In case you are the HR department in your organisation, and in fact the very first HR manager. it’s fair to assume that your time goes to areas we already covered in the first three parts of this blog series: the basics, the annual HR cycle and the culture.
Eventually, you will likely find that not having any HR colleagues in your organisation means that you’ll have to look elsewhere. No, we’re not talking about a career change – we mean networking and continuous learning.
“Building a professional network and speaking with more senior colleagues is important to your development,” advises VP People and Culture Camilla Hydén Karlsson. “I suggest you get a mentor. Many senior HR practitioners would be flattered to become a mentor, and are willing to support. Don’t hesitate to reach out to someone you think would make a good mentor.”
Some professional networks actually offer mentor programs, so get in touch with such organisations to learn if they do this and how you can sign up. Set up regular meetings with your mentor – it can be an informal setting such as lunch, breakfast or for example afternoon coffee. You’ll get more out of mentor meetings if you are well prepared. Bring a specific issue, challenge or situation to the meeting.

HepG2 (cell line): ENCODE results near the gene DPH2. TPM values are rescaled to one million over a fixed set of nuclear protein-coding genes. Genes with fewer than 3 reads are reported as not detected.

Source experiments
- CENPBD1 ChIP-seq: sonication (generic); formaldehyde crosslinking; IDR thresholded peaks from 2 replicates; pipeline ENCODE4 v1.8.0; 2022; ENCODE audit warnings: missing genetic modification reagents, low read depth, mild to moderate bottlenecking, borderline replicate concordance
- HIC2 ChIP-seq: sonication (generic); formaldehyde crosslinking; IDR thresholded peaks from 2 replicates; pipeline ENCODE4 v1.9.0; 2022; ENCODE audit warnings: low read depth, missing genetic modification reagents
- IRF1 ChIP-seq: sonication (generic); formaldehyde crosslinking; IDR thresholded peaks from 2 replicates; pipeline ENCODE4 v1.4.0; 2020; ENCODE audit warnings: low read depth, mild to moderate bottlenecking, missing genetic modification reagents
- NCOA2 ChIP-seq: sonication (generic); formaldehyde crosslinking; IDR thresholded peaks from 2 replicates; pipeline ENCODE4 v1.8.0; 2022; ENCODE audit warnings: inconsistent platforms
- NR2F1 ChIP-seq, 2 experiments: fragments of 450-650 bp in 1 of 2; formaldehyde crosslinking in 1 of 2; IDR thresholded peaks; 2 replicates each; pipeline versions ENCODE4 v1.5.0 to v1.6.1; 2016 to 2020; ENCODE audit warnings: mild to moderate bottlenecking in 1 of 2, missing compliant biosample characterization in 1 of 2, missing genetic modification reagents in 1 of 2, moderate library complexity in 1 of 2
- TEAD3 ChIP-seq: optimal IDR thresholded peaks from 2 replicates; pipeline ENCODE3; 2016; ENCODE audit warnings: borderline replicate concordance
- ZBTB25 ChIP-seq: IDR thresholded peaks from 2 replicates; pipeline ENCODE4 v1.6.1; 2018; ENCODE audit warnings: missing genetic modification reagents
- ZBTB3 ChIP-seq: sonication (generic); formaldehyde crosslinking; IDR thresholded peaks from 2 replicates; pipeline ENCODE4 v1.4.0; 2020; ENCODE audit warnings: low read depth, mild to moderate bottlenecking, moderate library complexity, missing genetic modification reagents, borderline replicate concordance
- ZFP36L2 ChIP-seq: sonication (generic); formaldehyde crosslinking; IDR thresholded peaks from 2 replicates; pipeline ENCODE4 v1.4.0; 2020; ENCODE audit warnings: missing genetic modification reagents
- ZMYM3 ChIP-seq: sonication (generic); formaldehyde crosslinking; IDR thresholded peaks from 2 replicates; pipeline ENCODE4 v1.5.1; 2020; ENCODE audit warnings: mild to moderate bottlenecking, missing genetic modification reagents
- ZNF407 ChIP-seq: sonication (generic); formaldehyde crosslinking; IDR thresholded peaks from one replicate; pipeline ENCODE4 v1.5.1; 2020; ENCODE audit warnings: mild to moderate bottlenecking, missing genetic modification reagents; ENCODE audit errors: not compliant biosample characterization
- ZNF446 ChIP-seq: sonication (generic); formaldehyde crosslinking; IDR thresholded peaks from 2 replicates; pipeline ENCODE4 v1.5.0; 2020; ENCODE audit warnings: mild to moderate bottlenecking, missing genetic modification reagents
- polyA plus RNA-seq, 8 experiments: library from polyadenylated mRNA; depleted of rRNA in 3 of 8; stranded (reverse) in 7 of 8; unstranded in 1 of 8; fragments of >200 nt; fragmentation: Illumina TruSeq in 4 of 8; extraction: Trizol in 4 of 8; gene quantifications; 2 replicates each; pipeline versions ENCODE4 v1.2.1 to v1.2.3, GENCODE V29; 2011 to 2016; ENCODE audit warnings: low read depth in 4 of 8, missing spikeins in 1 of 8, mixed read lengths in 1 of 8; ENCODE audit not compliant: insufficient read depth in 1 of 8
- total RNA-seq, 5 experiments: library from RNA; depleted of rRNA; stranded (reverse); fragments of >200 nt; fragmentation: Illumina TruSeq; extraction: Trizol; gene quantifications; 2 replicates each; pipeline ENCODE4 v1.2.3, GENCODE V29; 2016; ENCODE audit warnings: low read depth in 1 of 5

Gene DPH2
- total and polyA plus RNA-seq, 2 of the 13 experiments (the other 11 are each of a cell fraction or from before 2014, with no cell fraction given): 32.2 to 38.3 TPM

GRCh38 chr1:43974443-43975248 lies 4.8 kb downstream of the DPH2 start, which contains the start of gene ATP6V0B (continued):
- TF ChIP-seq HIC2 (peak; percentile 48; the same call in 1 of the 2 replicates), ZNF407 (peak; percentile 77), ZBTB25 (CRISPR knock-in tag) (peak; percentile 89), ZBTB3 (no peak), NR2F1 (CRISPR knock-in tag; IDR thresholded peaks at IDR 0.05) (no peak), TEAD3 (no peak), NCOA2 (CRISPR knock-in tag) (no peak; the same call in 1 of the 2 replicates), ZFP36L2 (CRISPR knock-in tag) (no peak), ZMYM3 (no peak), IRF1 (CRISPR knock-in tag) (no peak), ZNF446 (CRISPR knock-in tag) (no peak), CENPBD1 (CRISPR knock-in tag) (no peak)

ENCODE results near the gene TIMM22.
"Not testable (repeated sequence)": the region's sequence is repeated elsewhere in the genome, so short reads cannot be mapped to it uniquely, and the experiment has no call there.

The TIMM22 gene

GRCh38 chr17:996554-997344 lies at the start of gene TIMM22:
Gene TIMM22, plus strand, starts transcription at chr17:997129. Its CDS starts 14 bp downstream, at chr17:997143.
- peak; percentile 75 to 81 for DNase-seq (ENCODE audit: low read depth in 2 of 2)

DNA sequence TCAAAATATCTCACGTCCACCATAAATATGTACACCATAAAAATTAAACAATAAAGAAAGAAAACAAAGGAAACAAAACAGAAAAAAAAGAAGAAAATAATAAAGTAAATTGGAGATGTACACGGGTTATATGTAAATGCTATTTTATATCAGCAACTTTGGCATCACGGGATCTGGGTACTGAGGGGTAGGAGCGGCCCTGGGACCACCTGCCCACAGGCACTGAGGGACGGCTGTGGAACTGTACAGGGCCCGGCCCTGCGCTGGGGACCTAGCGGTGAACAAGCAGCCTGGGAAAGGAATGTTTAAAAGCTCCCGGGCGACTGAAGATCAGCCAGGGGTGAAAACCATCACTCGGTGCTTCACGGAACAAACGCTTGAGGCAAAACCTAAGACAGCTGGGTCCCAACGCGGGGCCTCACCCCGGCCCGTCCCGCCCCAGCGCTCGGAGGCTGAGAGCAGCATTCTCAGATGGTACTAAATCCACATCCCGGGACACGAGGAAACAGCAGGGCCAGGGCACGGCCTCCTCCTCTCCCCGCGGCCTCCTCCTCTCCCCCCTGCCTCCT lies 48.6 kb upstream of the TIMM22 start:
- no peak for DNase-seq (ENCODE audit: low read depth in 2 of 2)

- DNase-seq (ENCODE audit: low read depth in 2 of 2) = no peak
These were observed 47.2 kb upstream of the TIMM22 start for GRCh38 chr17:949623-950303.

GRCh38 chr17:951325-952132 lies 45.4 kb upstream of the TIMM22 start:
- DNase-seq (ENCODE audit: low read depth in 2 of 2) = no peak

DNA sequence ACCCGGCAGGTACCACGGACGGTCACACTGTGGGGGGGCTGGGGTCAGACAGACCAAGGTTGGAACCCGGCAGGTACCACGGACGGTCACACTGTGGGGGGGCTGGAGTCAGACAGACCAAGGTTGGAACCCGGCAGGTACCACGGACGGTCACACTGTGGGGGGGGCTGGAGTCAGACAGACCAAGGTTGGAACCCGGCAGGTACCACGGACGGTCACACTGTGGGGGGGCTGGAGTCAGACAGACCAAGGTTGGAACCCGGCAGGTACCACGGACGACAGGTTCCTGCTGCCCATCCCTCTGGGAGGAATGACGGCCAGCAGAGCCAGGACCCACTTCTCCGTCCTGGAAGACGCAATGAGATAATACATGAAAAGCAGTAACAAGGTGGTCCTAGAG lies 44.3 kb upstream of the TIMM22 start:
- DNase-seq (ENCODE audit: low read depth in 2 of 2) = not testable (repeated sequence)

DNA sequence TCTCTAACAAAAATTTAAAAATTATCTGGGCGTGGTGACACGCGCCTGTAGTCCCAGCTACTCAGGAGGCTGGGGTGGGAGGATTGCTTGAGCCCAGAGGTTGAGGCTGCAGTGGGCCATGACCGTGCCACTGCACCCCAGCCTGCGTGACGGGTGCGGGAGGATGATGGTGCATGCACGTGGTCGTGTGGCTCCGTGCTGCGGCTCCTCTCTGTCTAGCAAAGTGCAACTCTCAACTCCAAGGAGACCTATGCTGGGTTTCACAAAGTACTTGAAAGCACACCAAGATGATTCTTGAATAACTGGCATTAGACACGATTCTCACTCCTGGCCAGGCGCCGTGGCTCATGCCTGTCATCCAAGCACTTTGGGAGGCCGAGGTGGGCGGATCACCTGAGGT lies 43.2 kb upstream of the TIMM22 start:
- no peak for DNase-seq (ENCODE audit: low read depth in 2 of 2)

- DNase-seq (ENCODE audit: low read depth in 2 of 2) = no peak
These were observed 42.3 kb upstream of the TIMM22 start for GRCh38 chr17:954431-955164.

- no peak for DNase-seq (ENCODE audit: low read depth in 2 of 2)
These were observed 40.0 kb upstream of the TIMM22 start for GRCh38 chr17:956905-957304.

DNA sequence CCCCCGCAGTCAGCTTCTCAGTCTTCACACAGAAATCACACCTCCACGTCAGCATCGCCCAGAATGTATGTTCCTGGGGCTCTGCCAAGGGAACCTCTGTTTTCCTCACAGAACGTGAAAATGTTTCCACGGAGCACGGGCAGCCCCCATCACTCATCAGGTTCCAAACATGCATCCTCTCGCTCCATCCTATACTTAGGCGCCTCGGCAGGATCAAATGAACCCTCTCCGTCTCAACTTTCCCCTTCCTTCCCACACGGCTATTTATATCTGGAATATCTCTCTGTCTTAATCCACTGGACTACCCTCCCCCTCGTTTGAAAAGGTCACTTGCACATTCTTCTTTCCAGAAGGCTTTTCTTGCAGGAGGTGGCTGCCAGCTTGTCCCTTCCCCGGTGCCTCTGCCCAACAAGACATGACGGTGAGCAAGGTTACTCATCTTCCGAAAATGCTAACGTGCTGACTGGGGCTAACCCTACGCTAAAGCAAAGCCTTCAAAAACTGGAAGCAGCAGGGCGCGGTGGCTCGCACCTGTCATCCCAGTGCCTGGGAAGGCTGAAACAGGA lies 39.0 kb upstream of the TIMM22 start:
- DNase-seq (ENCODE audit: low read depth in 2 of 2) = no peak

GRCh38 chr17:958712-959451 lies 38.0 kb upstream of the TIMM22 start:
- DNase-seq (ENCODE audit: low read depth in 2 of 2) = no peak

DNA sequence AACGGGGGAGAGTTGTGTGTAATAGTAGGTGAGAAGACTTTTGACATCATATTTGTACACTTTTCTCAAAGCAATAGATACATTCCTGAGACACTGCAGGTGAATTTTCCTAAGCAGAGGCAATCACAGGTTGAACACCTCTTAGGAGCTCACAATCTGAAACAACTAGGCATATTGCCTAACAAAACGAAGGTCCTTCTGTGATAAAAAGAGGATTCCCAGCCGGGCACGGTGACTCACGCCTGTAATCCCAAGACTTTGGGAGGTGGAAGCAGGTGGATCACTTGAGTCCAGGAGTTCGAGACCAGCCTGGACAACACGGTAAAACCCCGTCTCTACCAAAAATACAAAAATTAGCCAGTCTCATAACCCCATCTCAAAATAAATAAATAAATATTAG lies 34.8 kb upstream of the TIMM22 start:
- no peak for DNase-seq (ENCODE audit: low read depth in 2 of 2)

Brush up skills beyond HR
Seminars and conferences are great opportunities to get to know colleagues. Search for breakfast seminars in your area, but don’t limit your search to HR only. Digitalisation, leadership, culture, employment law and developments in your industry can also provide you great opportunities for personal development. You’ll be surprised how much people are willing to share once you ask them!
Courses or free webinars are another way to ensure you keep growing as an HR professional. How about learning about how the new data protection regulation impacts the HR function? Or how to communicate in a multi-cultural environment if your organisation is going international? In addition to courses and webinars, you can of course read up on these topics on your own. Just make sure you set aside the time for learning and networking.
This is the 4th part in our blog series that guides new HR managers in various aspects in their role. In case you missed the previous parts, you’ll find them here:
- “The must haves” explains how to prioritise the administrative tasks that wait anyone establishing an HR function in an organisation.
- “The annual HR cycle” sheds light on how you should begin building an annual plan, and how to prioritise which processes to have in place first.
- “The culture” gives you many tips for mapping and developing the culture in your organisation.